THE rare Diversity Built Britain 50p coin is one avid collectors are keen to get their hands on.
The coin was only issued last year, so it’s a relatively new to the scene of desirable 50ps, but it already has a unique history of its own.
It’s the first in a series issued to celebrate diversity in Britain.
The coin was designed by Dominque Evans and features the words “Diversity Built Britain” as well as imagery of connected triangles that are supposed to symbolise the connections between communities across the country.
It was also commissioned by Chancellor Rishi Sunak as part of plans to include a wider range of people on coins and notes in the future.
Dominique Evans had previously designed coins to mark VE Day, the Sapphire Coronation and Jane Austen too.
More in the series are due to follow as well, so there’s even opportunity for collectors to complete a whole set.
But if you happen to find a copy of the rare coin in your own change for now, here we explain how much it could be worth, as well as how many are actually around.
How rare is the Diversity Built Britain 50p?
There are approximately 10,300,000 of the Diversity Built Britain coins in circulation.
Compared to other coin fan favourites, it’s not that rare though.
In fact, it comes in at 59th place in Change Checker’s latest scarcity index.
Change Checker says that the mintage figure is quite high for a commemorative coin, so it’s good news for collectors as they stand a good chance of finding one in their change.
But as they aren’t as rare or in demand you might not be able to sell them on for much profit, so sellers might miss out instead.
The coin beats other new entries to the coin circuit too though, in that same scarcity index.
It’s a few spots ahead of entries from the Paddington bear collection, as well as being rarer than the 2016 Team GB 50p and the UK Withdrawal from European Union 50p, to name a few.
How much is the Diversity Built Britain 50p worth?
Captioned “very rare”, one copy of the Diversity Built Britain 50p has sold for £350 on eBay, but this was to a lone bidder back in October.
Though another copy that The Sun found had sold for a more realistic £12.50 on eBay, with 14 bids placed in contrast, proving to be a more popular value for the coin.
At the same time, Change Checker values a standard, but certified BU copy of the coin at £4.50.
Usually commemorative coins can fetch a fair amount on auction sites like eBay, so it’s not uncommon for sellers to make a good profit from something as low value as a 50p at face value.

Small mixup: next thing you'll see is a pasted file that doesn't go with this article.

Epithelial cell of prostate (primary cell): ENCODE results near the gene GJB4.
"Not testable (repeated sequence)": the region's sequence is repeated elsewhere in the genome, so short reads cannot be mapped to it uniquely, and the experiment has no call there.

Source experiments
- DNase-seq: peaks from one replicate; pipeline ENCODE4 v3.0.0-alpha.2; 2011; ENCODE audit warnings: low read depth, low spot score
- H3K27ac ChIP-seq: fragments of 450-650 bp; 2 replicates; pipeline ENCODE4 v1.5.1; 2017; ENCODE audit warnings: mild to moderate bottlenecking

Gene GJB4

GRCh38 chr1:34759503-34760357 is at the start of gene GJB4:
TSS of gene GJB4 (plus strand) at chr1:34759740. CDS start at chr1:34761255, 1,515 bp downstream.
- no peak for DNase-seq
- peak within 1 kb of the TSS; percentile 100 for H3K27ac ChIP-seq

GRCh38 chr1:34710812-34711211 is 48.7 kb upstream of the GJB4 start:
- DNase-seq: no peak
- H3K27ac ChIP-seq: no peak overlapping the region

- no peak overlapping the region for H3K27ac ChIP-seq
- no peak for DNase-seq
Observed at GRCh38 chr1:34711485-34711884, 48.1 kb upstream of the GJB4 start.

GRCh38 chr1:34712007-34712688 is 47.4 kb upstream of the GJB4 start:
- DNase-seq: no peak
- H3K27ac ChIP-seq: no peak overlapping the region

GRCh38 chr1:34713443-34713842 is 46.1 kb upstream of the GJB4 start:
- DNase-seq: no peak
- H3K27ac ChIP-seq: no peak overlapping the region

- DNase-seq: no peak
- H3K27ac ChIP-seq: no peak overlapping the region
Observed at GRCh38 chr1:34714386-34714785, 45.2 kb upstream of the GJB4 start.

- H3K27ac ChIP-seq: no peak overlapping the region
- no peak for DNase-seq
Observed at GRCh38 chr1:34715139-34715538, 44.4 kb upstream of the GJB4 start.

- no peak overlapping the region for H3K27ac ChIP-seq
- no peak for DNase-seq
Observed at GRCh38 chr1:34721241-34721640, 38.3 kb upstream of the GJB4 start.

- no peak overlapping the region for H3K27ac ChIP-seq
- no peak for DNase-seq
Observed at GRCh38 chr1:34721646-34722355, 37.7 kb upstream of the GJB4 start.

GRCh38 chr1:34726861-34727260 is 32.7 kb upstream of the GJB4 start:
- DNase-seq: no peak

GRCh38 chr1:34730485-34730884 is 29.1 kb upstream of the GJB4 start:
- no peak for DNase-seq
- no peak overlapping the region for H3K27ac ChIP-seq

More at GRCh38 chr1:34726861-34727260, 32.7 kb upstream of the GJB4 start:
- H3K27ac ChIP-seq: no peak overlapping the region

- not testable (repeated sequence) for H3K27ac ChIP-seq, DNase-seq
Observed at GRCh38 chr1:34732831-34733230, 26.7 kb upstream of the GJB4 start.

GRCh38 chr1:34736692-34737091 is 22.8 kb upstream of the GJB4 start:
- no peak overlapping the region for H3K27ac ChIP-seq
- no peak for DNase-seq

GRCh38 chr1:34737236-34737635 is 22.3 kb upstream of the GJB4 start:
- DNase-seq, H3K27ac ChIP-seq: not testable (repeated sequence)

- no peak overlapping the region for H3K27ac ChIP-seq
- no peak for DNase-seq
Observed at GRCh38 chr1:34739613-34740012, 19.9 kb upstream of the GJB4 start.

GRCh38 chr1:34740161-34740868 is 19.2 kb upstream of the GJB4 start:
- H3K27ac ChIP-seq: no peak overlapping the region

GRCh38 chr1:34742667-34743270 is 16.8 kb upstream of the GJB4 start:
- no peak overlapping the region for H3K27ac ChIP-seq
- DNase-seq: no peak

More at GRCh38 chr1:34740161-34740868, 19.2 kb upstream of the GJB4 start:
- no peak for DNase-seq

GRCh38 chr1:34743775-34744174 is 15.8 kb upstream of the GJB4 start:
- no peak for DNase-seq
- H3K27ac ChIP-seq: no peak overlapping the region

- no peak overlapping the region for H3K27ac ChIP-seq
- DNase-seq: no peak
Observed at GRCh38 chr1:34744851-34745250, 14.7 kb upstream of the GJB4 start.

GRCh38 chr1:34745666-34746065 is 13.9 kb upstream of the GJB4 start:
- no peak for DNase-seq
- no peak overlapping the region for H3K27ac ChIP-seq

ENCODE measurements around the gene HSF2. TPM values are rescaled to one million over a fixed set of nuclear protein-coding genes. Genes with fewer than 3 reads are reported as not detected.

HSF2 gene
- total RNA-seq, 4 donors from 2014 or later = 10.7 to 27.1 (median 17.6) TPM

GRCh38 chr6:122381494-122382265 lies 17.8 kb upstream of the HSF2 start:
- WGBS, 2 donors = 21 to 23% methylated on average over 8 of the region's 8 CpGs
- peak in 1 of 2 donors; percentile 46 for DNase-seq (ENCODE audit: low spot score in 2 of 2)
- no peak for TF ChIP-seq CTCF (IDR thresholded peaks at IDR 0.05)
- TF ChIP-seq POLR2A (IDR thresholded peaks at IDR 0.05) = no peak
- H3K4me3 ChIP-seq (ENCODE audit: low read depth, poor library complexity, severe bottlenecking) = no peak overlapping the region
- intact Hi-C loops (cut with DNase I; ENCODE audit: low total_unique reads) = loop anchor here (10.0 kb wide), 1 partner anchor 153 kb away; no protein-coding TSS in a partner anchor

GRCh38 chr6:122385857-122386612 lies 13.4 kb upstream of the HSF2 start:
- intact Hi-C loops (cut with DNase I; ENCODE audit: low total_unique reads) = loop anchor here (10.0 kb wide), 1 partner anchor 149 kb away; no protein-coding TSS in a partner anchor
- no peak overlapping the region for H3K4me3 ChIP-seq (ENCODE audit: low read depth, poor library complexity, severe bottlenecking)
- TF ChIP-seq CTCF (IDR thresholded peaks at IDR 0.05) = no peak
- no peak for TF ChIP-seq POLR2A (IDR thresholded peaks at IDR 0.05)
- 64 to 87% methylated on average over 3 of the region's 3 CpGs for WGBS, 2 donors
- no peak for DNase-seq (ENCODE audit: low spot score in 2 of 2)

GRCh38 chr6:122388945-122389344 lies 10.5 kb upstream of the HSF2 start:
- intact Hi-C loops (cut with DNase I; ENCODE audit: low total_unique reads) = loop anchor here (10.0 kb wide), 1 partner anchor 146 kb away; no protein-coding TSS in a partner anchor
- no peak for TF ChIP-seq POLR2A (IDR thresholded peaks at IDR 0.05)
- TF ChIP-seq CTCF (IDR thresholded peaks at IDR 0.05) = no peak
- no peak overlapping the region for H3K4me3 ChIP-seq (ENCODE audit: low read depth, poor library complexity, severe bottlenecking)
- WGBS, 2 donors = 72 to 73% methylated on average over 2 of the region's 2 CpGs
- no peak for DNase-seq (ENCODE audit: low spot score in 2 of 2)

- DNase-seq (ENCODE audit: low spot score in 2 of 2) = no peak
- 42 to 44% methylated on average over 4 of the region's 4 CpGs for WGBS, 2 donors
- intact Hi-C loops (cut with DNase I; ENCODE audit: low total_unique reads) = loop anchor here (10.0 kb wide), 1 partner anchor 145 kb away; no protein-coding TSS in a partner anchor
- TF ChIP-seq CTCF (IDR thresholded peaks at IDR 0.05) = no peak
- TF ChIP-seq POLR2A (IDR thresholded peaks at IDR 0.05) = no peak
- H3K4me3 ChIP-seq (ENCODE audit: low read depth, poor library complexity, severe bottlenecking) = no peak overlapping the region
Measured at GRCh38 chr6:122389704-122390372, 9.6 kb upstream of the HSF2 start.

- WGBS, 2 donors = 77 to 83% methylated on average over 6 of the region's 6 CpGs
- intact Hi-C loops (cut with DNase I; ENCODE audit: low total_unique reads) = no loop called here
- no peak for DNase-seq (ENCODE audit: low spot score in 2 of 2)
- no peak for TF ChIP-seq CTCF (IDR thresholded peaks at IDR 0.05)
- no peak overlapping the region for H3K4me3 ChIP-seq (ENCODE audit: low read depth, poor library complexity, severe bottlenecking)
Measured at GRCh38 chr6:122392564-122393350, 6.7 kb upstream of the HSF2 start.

But because the coin is relatively new, there aren’t all too many listings on eBay currently.
The Royal Mint reveals that one silver proof piedfort version of the coin, of which only 2,500 were minted, is worth as much as £102.50 too.
It’s not the only limited edition design kicking around either, as similarly a gold proof piedfort version that’s even rarer with only 200 minted, is worth £2,130 according to The Royal Mint too.
These are very unlikely to pop up in your change though, as they are uncirculated coins designed purposefully to be collector’s items – but they are ones to look out for if you have to money to spare and want to complete your collection.
Even the consumer experts over at Which? warn though that the value of these commemorative coins isn’t guaranteed to increase over time, so from one day to the next you could find the value changes.
Is my change worth anything?
Coins with a low mintage or an error are often deemed the most valuable by collectors, so spot one of these in your change and you could be quids-in.
An easy way to spot one is to look out for unique designs on the change kicking about in your wallet.
Usually the images found on the obverse will have been created to commemorate an event or location, along with a period of time in history.
There is a whole collection of rare Olympic 50p coins for example that can fetch a pretty penny on eBay, you might find some of these crop up in your change since their introduction after the London 2012 games.
But it’s not only that, rare error coins are just as popular with collectors.
You can check how much the coin is selling for on eBay, by searching the full name of the coin, select the “sold” listing and then toggle the search to “highest value”.
That way you get an idea of the value of a coin but sometimes a coin may not have sold for the amount is was listed for.
You can also get your change verified by The Royal Mint if you think it may be worth something, that’ll also help reassure buyers that they’re paying for the real deal – and you may even be able to hike up the price a bit if you go to sell.
You’ll also find that online tools from change experts like Coin Hunter are helpful to see how much it could be worth.
But you should always be wary of fakes circulating online, these won’t be worth as much in value so you could end up cashing out on the wrong thing or disappointed that your change isn’t worth as much as you thought.
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